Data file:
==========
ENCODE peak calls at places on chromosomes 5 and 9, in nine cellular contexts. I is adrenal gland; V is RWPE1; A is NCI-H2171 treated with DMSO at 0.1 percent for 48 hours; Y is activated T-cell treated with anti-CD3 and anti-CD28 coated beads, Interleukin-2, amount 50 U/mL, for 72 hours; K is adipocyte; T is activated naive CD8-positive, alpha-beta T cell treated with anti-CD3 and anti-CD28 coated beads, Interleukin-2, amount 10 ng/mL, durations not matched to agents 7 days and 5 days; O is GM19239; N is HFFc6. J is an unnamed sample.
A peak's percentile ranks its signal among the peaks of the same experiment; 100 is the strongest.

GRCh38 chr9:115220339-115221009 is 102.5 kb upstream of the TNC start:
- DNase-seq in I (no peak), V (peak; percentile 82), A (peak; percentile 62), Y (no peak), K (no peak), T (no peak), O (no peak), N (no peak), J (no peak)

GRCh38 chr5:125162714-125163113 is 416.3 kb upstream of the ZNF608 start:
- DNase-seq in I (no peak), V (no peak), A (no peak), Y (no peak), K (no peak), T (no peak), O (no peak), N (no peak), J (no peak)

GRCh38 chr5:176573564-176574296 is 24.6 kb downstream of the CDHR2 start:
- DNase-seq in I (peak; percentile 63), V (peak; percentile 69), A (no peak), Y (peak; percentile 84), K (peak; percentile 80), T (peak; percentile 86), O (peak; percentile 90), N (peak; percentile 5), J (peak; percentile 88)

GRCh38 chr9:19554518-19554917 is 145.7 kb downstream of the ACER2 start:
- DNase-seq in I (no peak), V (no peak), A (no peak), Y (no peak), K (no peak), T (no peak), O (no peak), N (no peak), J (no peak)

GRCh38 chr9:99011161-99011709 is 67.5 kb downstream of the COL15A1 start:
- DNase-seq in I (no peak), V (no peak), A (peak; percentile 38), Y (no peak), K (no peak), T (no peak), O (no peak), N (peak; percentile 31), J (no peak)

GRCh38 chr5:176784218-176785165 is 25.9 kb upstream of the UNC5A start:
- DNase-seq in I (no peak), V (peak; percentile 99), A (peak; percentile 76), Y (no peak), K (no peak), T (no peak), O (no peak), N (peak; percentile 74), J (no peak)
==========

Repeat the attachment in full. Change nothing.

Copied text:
ENCODE peak calls at places on chromosomes 5 and 9, in nine cellular contexts. I is adrenal gland; V is RWPE1; A is NCI-H2171 treated with DMSO at 0.1 percent for 48 hours; Y is activated T-cell treated with anti-CD3 and anti-CD28 coated beads, Interleukin-2, amount 50 U/mL, for 72 hours; K is adipocyte; T is activated naive CD8-positive, alpha-beta T cell treated with anti-CD3 and anti-CD28 coated beads, Interleukin-2, amount 10 ng/mL, durations not matched to agents 7 days and 5 days; O is GM19239; N is HFFc6. J is an unnamed sample.
A peak's percentile ranks its signal among the peaks of the same experiment; 100 is the strongest.

GRCh38 chr9:115220339-115221009 is 102.5 kb upstream of the TNC start:
- DNase-seq in I (no peak), V (peak; percentile 82), A (peak; percentile 62), Y (no peak), K (no peak), T (no peak), O (no peak), N (no peak), J (no peak)

GRCh38 chr5:125162714-125163113 is 416.3 kb upstream of the ZNF608 start:
- DNase-seq in I (no peak), V (no peak), A (no peak), Y (no peak), K (no peak), T (no peak), O (no peak), N (no peak), J (no peak)

GRCh38 chr5:176573564-176574296 is 24.6 kb downstream of the CDHR2 start:
- DNase-seq in I (peak; percentile 63), V (peak; percentile 69), A (no peak), Y (peak; percentile 84), K (peak; percentile 80), T (peak; percentile 86), O (peak; percentile 90), N (peak; percentile 5), J (peak; percentile 88)

GRCh38 chr9:19554518-19554917 is 145.7 kb downstream of the ACER2 start:
- DNase-seq in I (no peak), V (no peak), A (no peak), Y (no peak), K (no peak), T (no peak), O (no peak), N (no peak), J (no peak)

GRCh38 chr9:99011161-99011709 is 67.5 kb downstream of the COL15A1 start:
- DNase-seq in I (no peak), V (no peak), A (peak; percentile 38), Y (no peak), K (no peak), T (no peak), O (no peak), N (peak; percentile 31), J (no peak)

GRCh38 chr5:176784218-176785165 is 25.9 kb upstream of the UNC5A start:
- DNase-seq in I (no peak), V (peak; percentile 99), A (peak; percentile 76), Y (no peak), K (no peak), T (no peak), O (no peak), N (peak; percentile 74), J (no peak)